success. Placon, founded by UW-Madison mechanical engineering


alum Tom Mohs (BS ’62), not only supports the camp with monetary
gifts, but company engineers also volunteer time to teach campers the
design, tool-making and production processes of plastic thermoforms.
Placon Community Relations Manager Barb Waters says that with
school program budgets shrinking, businesses have a responsibility to
help prepare the future workforce. “We know the importance of finding An exercise in teamwork: building newspaper skyscrapers, without talking.

27 27
By Andrea Parins

D
uring a typical day, sophomore chemical and biological
engineering student Benedetta Cannestra attends class, leads
hands-on engineering activities with elementary students,
participates in a few outreach committee meetings, and, if she has a
spare hour, plays an intramural soccer game. Her active involvement
in campus organizations would not be possible if she had to make
time to work—which, she says, would be necessary to attend
UW-Madison if it weren’t for her Rockwell Automation scholarship.
“Instead of working at a part-time job to pay for tuition, I can put
that time into more organizations and try new things in order to
discover what I like and what I want to do,” says Cannestra. “There are
so many opportunities at UW-Madison and the scholarship gives me
the time to pursue them.”
The Rockwell Automation scholarship is a full-tuition scholarship
awarded to a student who is a gender or ethnic minority and a
Wisconsin resident admitted to the College of Engineering. The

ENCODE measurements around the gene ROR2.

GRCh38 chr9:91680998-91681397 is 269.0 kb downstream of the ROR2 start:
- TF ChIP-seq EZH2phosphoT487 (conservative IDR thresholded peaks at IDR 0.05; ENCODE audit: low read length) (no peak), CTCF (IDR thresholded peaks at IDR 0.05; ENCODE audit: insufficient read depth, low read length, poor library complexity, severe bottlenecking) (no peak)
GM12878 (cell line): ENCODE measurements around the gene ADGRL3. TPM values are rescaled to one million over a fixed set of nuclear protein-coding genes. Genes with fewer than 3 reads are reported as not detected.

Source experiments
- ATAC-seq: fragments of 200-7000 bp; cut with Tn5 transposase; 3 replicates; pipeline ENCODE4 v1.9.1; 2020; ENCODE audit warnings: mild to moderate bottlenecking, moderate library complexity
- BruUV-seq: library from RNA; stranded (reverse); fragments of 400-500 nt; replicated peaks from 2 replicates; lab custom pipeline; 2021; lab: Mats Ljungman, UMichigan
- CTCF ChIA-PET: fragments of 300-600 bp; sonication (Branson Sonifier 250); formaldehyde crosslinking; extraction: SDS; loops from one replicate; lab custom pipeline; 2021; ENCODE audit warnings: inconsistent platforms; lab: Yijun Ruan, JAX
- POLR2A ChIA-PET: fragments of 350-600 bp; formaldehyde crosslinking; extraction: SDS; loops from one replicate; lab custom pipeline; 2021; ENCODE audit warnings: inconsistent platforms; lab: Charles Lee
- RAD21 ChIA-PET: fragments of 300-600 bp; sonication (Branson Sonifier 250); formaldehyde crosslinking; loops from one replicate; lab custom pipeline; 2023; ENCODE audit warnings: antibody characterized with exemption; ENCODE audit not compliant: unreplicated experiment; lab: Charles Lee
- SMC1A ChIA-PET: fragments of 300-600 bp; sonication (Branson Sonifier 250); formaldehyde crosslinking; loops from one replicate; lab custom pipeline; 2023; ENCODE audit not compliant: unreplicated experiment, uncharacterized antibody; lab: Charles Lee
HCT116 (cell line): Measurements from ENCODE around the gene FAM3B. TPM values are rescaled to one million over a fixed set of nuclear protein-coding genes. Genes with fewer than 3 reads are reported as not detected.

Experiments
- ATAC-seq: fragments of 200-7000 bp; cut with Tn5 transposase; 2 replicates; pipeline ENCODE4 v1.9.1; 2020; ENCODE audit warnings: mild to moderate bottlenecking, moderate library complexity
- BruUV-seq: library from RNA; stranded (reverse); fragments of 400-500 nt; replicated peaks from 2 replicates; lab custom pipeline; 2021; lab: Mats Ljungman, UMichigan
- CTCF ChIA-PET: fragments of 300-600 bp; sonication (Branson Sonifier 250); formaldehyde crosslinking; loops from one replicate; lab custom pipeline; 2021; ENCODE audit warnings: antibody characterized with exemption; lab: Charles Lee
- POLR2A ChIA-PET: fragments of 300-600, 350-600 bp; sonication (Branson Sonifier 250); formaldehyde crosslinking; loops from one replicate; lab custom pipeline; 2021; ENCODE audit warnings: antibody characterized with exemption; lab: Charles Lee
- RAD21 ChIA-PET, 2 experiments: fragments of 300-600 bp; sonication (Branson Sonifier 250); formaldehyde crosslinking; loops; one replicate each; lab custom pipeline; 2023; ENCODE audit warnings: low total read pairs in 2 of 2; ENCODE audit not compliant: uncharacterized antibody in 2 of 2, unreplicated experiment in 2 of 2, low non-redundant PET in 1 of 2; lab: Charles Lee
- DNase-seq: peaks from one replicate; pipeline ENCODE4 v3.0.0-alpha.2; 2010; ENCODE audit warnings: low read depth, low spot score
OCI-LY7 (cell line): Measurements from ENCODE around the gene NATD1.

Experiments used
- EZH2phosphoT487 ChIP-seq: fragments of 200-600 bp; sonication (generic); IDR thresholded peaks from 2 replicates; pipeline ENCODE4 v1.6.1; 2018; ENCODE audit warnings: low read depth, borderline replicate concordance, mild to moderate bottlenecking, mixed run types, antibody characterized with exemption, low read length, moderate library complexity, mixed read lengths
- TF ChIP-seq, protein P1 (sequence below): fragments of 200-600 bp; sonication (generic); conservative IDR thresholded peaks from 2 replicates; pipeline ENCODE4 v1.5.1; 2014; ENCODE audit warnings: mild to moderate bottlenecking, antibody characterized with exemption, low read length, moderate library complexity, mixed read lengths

candidates are selected from five partner Milwaukee public schools:
Bradley Tech, South Division, Washington, Riverside, or Rufus King.
Ideal candidates have a strong academic background with an interest
in engineering and an active presence in their community.
This partnership began in 2006 in an effort to increase diversity
in the global workplace as part of Rockwell Automation’s corporate
scholars diversity program. Through this initiative, Rockwell Automation
strives to provide a high-quality engineering education, remove
Study. Serve. Excel.
financial barriers to college for talented and qualified students, and to
sustain those students through graduation. Since the program began,
Rockwell Automation support
11 students have received scholarships.
Libby Lee, assistant director of undergraduate and retention helps diverse students focus
programs in the college Diversity Affairs Office and academic advisor
for the scholarship recipients, says increasing diversity in the college on their education.